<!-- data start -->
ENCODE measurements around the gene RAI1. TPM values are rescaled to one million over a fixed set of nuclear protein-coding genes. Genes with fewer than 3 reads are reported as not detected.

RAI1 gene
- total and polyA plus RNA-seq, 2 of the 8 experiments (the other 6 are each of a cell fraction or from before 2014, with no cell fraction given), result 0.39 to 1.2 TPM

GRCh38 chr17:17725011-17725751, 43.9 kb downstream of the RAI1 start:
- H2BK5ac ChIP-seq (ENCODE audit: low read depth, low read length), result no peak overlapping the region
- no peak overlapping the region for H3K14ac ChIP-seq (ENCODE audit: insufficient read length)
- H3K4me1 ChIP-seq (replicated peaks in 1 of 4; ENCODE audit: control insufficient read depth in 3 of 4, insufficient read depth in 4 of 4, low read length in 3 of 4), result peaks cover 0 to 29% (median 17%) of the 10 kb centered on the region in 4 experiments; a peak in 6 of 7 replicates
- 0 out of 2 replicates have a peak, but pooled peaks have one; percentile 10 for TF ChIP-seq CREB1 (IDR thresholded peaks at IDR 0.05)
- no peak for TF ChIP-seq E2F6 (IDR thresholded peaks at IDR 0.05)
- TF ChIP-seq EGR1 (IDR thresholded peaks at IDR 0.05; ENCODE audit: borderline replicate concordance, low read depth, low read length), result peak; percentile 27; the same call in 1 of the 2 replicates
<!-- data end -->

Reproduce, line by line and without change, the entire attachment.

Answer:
ENCODE measurements around the gene RAI1. TPM values are rescaled to one million over a fixed set of nuclear protein-coding genes. Genes with fewer than 3 reads are reported as not detected.

RAI1 gene
- total and polyA plus RNA-seq, 2 of the 8 experiments (the other 6 are each of a cell fraction or from before 2014, with no cell fraction given), result 0.39 to 1.2 TPM

GRCh38 chr17:17725011-17725751, 43.9 kb downstream of the RAI1 start:
- H2BK5ac ChIP-seq (ENCODE audit: low read depth, low read length), result no peak overlapping the region
- no peak overlapping the region for H3K14ac ChIP-seq (ENCODE audit: insufficient read length)
- H3K4me1 ChIP-seq (replicated peaks in 1 of 4; ENCODE audit: control insufficient read depth in 3 of 4, insufficient read depth in 4 of 4, low read length in 3 of 4), result peaks cover 0 to 29% (median 17%) of the 10 kb centered on the region in 4 experiments; a peak in 6 of 7 replicates
- 0 out of 2 replicates have a peak, but pooled peaks have one; percentile 10 for TF ChIP-seq CREB1 (IDR thresholded peaks at IDR 0.05)
- no peak for TF ChIP-seq E2F6 (IDR thresholded peaks at IDR 0.05)
- TF ChIP-seq EGR1 (IDR thresholded peaks at IDR 0.05; ENCODE audit: borderline replicate concordance, low read depth, low read length), result peak; percentile 27; the same call in 1 of the 2 replicates